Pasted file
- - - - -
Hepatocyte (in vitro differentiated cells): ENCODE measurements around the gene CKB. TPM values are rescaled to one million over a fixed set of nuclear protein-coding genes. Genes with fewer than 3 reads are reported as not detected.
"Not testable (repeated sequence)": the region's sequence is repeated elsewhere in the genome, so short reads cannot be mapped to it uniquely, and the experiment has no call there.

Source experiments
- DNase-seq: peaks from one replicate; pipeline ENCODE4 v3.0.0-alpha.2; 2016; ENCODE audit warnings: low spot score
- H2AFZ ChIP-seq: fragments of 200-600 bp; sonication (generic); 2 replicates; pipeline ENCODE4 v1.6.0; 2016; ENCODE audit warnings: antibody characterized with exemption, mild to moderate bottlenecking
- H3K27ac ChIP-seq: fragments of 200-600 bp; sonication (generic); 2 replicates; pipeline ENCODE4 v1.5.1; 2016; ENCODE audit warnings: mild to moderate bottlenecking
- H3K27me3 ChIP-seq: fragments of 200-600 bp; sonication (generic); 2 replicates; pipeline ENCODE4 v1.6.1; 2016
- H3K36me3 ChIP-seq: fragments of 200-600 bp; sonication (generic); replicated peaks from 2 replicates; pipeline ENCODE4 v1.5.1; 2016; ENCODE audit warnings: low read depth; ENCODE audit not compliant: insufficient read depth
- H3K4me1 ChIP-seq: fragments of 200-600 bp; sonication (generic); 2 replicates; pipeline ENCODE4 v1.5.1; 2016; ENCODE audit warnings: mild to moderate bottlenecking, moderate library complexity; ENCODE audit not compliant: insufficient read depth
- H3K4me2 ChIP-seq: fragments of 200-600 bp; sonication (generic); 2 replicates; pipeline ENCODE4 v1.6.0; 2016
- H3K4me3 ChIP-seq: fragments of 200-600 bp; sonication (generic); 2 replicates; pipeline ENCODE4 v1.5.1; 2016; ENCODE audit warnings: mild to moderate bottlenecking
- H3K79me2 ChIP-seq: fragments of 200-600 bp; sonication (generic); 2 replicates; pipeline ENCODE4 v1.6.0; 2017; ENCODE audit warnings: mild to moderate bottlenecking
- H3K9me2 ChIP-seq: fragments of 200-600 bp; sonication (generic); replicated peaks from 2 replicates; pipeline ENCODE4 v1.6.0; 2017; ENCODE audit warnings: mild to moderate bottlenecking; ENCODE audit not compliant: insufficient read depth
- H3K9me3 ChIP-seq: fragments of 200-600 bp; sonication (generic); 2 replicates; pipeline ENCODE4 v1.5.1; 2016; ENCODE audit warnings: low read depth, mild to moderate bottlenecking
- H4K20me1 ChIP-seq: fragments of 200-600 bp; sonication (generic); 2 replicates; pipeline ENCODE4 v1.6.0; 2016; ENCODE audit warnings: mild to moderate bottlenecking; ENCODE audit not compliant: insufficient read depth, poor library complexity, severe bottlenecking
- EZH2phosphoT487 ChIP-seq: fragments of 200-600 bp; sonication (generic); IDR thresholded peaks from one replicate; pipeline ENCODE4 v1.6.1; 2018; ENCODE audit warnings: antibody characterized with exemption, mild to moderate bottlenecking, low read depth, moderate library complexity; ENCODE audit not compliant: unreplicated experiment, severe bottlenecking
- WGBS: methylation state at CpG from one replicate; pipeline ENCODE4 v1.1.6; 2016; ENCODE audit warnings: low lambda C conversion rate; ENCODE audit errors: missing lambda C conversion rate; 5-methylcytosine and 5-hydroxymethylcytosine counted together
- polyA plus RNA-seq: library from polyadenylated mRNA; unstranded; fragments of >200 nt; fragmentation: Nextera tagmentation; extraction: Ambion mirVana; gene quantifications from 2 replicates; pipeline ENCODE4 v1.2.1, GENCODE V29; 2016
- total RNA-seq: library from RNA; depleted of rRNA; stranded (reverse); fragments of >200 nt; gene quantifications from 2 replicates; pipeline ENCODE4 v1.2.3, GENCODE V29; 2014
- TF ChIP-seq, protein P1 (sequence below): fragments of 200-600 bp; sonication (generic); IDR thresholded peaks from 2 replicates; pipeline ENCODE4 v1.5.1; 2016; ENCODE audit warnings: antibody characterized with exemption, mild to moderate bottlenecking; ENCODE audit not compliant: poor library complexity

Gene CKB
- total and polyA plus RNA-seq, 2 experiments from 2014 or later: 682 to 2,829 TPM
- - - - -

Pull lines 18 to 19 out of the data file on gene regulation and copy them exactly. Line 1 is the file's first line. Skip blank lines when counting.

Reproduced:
- polyA plus RNA-seq: library from polyadenylated mRNA; unstranded; fragments of >200 nt; fragmentation: Nextera tagmentation; extraction: Ambion mirVana; gene quantifications from 2 replicates; pipeline ENCODE4 v1.2.1, GENCODE V29; 2016
- total RNA-seq: library from RNA; depleted of rRNA; stranded (reverse); fragments of >200 nt; gene quantifications from 2 replicates; pipeline ENCODE4 v1.2.3, GENCODE V29; 2014